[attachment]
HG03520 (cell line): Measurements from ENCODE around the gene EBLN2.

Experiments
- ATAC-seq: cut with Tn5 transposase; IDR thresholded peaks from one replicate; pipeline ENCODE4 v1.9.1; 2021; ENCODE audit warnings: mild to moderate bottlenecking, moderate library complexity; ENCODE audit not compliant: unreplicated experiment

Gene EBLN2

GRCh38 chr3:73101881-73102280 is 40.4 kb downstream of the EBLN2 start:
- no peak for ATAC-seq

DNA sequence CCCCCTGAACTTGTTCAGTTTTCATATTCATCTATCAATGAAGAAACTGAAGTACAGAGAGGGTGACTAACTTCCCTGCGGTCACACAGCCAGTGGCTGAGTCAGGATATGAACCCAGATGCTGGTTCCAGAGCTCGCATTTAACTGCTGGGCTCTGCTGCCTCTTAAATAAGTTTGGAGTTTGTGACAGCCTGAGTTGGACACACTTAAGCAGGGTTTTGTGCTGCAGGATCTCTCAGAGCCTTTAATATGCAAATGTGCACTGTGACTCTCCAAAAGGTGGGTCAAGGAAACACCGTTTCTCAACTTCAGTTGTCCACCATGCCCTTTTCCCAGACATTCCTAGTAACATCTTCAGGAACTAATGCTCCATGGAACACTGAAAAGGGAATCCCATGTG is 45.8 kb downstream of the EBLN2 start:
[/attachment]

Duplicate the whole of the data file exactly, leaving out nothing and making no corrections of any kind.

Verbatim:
HG03520 (cell line): Measurements from ENCODE around the gene EBLN2.

Experiments
- ATAC-seq: cut with Tn5 transposase; IDR thresholded peaks from one replicate; pipeline ENCODE4 v1.9.1; 2021; ENCODE audit warnings: mild to moderate bottlenecking, moderate library complexity; ENCODE audit not compliant: unreplicated experiment

Gene EBLN2

GRCh38 chr3:73101881-73102280 is 40.4 kb downstream of the EBLN2 start:
- no peak for ATAC-seq

DNA sequence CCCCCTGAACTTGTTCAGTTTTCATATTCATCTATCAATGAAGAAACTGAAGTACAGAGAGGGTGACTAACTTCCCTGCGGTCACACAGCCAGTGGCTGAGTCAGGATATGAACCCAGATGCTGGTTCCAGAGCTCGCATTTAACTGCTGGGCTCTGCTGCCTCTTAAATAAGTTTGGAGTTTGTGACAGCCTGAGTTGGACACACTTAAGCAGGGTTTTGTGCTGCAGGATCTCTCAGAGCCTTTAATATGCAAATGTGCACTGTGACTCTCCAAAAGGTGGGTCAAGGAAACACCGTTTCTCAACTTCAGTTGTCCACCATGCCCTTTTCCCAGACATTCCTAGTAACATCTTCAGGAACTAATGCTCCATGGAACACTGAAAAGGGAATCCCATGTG is 45.8 kb downstream of the EBLN2 start: